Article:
Experts suggest that the fees, required of everyone who owns a television or radio, be reformed to a per-household sum instead of the current system, which charges per radio and television. The topic is expected to be addressed at the meeting of state premiers, several of whom have already expressed an interest in making changes.
Private broadcasters have long alleged that the GEZ gives the public stations – who collected €7.26 billion in fees in 2008 – an unfair advantage.
“The question is whether the GEZ is still really necessary as an institution,” said the head of independent advisory board the Monopolies Commission, Justus Haucap. “If another form of levying fees comes, then we don't need this huge machine the GEZ any longer.”
The Cologne-based GEZ stands for the mouthful Gebühreneinzugszentrale der öffentlich-rechtlichen Rundfunkanstalten in der Bundesrepublik Deutschland, or “Fee-collection Centre of Public Broadcasting Institutions in the Federal Republic of Germany.”
The organisation requires a licence of some 42.5 million owners of televisions, radios and, for the past few years, even computers and mobile phones that access the internet. The fee money funds public broadcasters such as ARD and ZDF, and is often collected by plainclothes officials who go door-to-door busting fee-shirkers.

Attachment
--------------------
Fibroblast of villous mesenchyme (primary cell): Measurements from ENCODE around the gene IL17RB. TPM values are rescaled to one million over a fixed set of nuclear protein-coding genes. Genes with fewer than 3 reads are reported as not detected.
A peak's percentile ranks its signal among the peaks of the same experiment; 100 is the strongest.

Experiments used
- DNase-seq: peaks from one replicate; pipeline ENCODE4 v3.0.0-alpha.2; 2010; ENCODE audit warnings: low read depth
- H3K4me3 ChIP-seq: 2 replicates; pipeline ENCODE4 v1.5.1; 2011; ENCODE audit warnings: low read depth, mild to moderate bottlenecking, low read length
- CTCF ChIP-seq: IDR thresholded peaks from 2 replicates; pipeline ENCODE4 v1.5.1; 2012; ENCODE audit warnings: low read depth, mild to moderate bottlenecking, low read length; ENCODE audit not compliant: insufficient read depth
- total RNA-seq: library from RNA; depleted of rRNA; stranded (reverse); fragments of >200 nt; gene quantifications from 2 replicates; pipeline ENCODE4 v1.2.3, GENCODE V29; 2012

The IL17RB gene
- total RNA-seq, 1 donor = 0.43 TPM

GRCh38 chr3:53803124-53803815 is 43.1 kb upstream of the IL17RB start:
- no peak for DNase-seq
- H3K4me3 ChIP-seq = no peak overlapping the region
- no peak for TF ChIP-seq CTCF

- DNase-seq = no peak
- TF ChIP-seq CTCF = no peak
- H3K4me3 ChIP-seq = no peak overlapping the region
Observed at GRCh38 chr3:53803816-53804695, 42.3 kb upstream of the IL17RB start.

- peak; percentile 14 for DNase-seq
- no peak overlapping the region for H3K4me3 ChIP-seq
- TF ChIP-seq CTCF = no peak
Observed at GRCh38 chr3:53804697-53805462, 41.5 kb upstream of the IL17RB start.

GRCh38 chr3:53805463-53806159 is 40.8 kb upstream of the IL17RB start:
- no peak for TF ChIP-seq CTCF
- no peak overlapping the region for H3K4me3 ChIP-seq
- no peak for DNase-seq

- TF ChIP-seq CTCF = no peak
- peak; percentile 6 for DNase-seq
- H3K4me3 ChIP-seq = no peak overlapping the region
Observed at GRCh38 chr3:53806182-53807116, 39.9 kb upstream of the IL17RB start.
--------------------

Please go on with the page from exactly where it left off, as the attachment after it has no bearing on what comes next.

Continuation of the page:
It's a difficult task for the organisation's 1,100 employees, and consumers frequently bring cases against the GEZ to court.
Constitutional lawyer Paul Kirchhof called the household checks “Inquisition-like,” and has recommended that state premiers institute a flat household fee.
“Or the fee can be taken out of taxes,” said Haucap of the Monopolies Commission, who has also written a book on the “flood” of German bureaucracy. “The collections could be left up to the tax offices. I advocate cutting the GEZ.“
Meanwhile Jürgen Doetz, president of the VPRT, an alliance of private radio stations, also said the GEZ should be trimmed down significantly.
“With that, the job of GEZ sheriff would die out,” he said. “They would become superfluous, the spying would end, and that would be a big benefit.”